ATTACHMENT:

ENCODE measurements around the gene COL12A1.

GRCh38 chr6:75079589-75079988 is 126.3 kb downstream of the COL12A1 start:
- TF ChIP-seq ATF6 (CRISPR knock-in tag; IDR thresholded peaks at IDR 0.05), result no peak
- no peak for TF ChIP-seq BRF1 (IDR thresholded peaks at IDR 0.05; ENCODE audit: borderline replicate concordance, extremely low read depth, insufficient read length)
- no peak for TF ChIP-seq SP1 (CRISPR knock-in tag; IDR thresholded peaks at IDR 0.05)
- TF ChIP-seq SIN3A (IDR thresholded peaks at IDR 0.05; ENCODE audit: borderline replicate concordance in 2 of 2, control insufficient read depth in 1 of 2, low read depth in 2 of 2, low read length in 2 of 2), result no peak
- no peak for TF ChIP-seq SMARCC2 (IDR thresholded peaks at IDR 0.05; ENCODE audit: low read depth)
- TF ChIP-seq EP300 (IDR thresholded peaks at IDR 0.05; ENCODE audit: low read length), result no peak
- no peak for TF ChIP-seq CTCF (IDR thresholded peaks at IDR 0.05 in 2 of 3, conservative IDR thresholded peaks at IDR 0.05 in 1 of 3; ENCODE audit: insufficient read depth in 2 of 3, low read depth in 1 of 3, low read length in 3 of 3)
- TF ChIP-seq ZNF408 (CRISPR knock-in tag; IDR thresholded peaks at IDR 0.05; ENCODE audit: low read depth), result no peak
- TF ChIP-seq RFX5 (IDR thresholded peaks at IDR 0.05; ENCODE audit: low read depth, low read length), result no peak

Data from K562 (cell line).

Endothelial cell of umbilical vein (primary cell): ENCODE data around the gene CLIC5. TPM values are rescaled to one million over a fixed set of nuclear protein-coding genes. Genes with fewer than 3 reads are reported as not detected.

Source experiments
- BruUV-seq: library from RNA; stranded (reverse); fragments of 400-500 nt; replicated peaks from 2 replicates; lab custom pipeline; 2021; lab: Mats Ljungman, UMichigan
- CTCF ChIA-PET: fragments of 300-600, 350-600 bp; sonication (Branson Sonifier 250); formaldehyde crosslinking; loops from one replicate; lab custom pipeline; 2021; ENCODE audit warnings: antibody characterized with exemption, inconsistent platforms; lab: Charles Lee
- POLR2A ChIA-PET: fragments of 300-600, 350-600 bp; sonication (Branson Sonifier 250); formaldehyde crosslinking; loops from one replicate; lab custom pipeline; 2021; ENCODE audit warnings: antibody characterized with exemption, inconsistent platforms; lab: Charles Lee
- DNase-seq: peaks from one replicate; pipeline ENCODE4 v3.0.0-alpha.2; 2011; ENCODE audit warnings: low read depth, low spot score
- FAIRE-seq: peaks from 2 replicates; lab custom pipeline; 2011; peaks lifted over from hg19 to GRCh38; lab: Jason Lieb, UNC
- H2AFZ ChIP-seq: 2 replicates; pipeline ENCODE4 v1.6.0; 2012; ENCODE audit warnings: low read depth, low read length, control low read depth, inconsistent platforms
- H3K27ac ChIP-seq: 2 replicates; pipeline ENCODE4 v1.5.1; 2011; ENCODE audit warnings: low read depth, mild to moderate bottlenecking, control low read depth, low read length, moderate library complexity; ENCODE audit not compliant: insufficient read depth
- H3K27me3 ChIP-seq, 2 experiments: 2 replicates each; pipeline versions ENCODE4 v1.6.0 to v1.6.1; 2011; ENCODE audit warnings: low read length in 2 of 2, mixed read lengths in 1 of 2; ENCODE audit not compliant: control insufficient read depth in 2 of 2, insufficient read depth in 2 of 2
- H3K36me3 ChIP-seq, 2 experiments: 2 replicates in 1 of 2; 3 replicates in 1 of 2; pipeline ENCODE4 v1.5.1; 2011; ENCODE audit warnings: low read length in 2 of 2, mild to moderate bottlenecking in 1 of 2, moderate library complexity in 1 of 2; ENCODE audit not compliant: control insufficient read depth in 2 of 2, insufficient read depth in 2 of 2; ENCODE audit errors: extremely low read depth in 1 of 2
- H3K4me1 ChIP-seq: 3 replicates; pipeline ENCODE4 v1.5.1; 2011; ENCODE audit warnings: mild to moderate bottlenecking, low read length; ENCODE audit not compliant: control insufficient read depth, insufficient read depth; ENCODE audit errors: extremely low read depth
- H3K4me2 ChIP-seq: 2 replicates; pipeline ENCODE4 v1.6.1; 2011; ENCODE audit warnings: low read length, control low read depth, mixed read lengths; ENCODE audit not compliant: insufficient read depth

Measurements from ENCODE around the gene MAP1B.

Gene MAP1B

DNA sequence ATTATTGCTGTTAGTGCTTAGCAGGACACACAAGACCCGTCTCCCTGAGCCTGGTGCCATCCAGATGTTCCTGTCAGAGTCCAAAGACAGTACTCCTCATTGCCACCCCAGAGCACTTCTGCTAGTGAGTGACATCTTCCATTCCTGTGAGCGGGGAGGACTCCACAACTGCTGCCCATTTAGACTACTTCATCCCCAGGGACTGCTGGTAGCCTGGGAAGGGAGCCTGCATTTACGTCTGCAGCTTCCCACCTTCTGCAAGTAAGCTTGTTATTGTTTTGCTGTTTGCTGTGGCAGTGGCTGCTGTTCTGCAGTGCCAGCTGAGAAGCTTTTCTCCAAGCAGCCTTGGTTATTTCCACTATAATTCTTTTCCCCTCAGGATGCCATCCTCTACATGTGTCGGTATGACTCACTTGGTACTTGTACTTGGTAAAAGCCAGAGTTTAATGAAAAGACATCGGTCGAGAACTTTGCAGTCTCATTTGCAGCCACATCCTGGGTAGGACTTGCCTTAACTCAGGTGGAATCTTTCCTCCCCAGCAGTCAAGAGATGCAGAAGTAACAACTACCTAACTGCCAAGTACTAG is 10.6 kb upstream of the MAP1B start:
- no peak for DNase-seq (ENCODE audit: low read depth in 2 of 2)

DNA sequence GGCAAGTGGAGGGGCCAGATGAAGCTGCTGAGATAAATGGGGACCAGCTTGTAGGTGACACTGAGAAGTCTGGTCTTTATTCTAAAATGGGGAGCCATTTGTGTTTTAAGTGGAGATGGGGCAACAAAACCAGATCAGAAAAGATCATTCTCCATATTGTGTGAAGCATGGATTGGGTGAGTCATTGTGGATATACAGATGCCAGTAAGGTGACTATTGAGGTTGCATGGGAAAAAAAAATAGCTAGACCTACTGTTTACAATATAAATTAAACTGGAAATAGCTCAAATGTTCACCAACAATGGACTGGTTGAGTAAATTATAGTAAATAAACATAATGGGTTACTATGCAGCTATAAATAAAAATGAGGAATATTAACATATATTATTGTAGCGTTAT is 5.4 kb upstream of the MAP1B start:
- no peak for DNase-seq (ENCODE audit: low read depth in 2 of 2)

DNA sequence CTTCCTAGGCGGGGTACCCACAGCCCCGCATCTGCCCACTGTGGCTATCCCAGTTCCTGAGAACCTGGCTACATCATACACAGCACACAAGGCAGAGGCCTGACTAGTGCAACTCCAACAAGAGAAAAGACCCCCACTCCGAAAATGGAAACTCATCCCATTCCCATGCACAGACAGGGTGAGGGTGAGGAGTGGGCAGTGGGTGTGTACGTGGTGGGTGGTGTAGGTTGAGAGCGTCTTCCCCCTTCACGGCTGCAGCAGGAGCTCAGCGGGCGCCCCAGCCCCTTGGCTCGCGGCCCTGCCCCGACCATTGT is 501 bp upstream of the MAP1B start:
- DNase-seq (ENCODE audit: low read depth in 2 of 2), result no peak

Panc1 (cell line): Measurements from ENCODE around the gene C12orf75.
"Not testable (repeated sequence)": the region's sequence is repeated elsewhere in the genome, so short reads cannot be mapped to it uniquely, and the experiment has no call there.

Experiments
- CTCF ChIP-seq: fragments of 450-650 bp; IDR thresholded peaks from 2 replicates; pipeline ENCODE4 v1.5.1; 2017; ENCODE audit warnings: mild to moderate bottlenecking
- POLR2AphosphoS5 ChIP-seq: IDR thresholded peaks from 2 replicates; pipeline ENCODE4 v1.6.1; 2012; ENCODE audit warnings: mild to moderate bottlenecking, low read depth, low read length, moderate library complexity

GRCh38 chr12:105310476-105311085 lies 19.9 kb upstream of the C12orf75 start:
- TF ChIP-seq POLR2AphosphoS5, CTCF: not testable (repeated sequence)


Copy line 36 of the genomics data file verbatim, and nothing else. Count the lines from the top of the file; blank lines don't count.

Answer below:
Experiments